Pillow Words in the Hyakunin Isshu

Reading classical Japanese is hard enough as it is, but what makes the Hyakunin Isshu interesting, among other things, is the colorful, archaic phrases sometimes used. These phrases are strictly literary, and tend to have a dramatic sound to them, but when translating to English, they may be left untranslated. These words are called makura kotoba (枕詞) or “pillow words”. The term “pillow” here has no romantic connotations whatsoever, but is simply a reference to poetry. Presumably, people in the old days sat in their rooms, leaning on a pillow, composing poetry in their idle time, I guess.

Anyway, pillow words can be thought of as “filler” phrases, because they don’t have much meaning themselves, but they dress up the poems a lot more. For example in this poem, number 17:

千早ぶる Chihayaburu
神代もきかず kamiyo mo kikazu
龍田川 Tatsutagawa
からくれないに karakurenai ni
水くくるとは mizu kukuru to wa

The pillow words “Chihayaburu” (千早ぶる) can mean something like “1,000 swift [swords]” or something, but really just dresses up the proceeding word, 神 (kami, “a god”). So in modern English, it’s not just a god, but an awesome, awe-inspiring god. Likewise, in poem 2 we see another shining example.

春過ぎて Haru sugite
夏来にけらし natsu ki ni kerashi
白妙の shirotae no
衣ほすてふ koromo hosu chō
天の香具山 Ama no Kaguyama

Here again the pillow word shirotae no (白妙の) means something like gleaming white. The sheets being dried on Kaguyama mountain are not just white, but gleaming white, and a lovely contrast to the sunny, summer day in which they are being dried.

Such pillow-words don’t really exist in English, but they are very easy to find in classical Greek literature, especially the writings of Homer. Consider these epithets frequently used in the Iliad:

  • Agamemnon, son of Atreus: Ἀτρείδης (Atreídēs)
  • Swift-footed Achilleus: πόδας ὠκύς (podas ōkús)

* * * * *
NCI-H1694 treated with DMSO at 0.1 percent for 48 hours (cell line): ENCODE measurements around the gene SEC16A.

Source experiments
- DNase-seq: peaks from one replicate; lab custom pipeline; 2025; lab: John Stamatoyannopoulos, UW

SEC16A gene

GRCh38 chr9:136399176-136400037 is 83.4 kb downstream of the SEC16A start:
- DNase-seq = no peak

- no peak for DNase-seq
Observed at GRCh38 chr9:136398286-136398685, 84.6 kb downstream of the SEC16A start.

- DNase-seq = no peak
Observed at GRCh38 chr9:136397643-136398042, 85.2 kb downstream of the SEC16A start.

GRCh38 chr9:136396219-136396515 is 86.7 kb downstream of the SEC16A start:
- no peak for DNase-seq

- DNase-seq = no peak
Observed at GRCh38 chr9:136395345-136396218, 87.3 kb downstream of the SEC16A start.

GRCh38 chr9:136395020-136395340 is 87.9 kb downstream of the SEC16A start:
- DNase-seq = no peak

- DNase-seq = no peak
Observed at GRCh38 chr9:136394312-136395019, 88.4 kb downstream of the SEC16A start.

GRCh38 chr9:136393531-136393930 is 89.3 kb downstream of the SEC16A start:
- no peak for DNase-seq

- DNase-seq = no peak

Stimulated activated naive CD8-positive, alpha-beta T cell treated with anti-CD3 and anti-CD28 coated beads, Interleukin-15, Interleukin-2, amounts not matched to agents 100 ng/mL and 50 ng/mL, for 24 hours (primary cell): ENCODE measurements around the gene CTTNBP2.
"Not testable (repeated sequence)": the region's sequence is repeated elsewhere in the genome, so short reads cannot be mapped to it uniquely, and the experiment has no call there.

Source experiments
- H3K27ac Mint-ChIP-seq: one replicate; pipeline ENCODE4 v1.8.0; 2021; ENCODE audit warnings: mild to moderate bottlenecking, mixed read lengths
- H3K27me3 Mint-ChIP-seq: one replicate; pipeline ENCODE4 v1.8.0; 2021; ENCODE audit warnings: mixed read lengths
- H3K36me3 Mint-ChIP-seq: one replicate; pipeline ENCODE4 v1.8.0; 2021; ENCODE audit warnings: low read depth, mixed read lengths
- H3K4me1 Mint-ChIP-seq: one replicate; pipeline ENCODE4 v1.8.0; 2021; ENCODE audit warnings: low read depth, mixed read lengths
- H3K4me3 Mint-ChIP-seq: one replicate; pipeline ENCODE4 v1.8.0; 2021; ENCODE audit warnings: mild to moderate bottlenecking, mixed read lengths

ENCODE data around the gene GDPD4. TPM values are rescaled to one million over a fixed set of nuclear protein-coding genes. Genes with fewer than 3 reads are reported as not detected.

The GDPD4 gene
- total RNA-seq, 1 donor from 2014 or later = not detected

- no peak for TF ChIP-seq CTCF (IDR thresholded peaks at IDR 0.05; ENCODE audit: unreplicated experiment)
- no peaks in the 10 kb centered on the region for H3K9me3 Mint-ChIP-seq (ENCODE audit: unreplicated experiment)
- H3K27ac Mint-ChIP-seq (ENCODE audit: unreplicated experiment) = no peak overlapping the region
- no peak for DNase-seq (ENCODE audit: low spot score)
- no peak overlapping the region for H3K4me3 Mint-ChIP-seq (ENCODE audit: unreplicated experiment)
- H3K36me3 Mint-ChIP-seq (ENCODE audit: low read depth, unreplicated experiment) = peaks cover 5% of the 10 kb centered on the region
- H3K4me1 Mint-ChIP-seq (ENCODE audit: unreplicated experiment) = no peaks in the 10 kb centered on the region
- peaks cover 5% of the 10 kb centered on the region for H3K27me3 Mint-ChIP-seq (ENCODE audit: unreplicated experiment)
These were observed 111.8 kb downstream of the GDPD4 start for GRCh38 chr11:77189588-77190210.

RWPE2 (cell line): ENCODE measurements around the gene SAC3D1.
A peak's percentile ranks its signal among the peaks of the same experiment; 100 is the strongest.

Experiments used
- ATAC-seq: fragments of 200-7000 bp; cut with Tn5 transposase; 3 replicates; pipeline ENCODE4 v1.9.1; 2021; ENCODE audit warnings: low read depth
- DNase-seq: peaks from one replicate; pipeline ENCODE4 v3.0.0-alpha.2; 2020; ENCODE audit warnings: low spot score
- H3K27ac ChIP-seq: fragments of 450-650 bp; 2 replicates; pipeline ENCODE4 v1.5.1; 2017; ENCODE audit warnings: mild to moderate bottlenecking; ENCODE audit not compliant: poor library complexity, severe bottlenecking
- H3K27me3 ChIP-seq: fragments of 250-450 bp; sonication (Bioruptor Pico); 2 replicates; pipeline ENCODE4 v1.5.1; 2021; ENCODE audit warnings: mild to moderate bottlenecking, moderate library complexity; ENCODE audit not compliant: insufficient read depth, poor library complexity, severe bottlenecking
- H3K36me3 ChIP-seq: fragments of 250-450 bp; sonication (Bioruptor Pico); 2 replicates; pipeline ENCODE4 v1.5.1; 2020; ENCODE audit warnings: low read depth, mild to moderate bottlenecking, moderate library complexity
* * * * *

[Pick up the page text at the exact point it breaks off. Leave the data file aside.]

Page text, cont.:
• Rosy-fingered Dawn: ῥοδο-δάκτυλος Ἠώς (rhodo-dáktylos Ēṓs)
  • Goddess of the white arms, Hera: θεὰ λευκώλενος Ἥρη (thea leukōlenos Hērē)

Whenever I read the Iliad, I always find these epithets to really bring out the drama in the text.

Peter Paul Rubens – Achilles slays Hector

In the same way, the pillow-words in the Hyakunin Isshu function like the epithets in Homer. And like the epithets in the Iliad they are frequently used in certain common combinations:

  • As stated above, 千早ぶる (chihayaburu) is used to describe the Shinto divinities or Kami (神).
  • As stated above, 白妙の (shirotae no) is used to describe something white like sheets or frost.
  • Mountains (山, “yama”) are sometimes prepended with あしびきの (ashibiki no) meaning something like “foot-drawn”.
  • Things like the sky (空, “sora”), moon (月, “tsuki”), rain (雨, “amé”), clouds (雲, “kumo”), light (光, “hikari”), night (夜, “yoru”), and the capitol (都, “miyako”) can all be described with ひさかたの (hisakata no) meaning something like peaceful, shining, and especially everlasting).
  • For darkness, the phrase ubatama no meaning “jet-black” is often used. This is found in the Kokinshu anthology, poem 647, but not in the Hyakunin Isshu.
  • Finally, even places can be described with pillow words. The old capitol of Nara is often described with the praising epithet あをによし (aoniyoshi).

So, that’s a look at pillow words in the Hyakunin Isshu. Believe it or not, these stock phrases are still very much in use in Waka poetry today.

Good poetry, and good technique can withstand the ages. 🙂

2 responses to “Pillow Words in the Hyakunin Isshu”

  1. Omg, thank you for this article. Comparing makurakotoba to Homer’s poetry makes it so much easier to understand.
    I knew about 枕詞 today, struggling to translate school’s newsletter where it was mentioned.
    My first idea was that its like symbolism in European literature. When some words stand for some other words and definitions and really mean something ( like some religious or politic connotations). But now I see it as just something to brighten up a poem.

    1. Hi Kate, and welcome. I am very glad you found this message useful. It’s certainly obscure information in English, and probably in Japanese as well. I hope that my comment about comparing makura-kotoba with Homeric epithets is accurate, but it felt to me the best analogy I could come up with.

      Good luck on translating your school’s newsletter and good luck in your endeavors.

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